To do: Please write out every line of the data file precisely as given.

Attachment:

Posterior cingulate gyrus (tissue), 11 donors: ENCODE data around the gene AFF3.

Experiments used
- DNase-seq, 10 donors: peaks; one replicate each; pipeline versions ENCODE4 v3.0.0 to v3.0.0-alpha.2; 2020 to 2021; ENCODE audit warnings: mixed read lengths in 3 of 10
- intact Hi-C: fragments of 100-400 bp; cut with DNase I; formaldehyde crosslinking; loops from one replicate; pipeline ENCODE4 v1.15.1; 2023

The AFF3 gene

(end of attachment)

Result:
Posterior cingulate gyrus (tissue), 11 donors: ENCODE data around the gene AFF3.

Experiments used
- DNase-seq, 10 donors: peaks; one replicate each; pipeline versions ENCODE4 v3.0.0 to v3.0.0-alpha.2; 2020 to 2021; ENCODE audit warnings: mixed read lengths in 3 of 10
- intact Hi-C: fragments of 100-400 bp; cut with DNase I; formaldehyde crosslinking; loops from one replicate; pipeline ENCODE4 v1.15.1; 2023

The AFF3 gene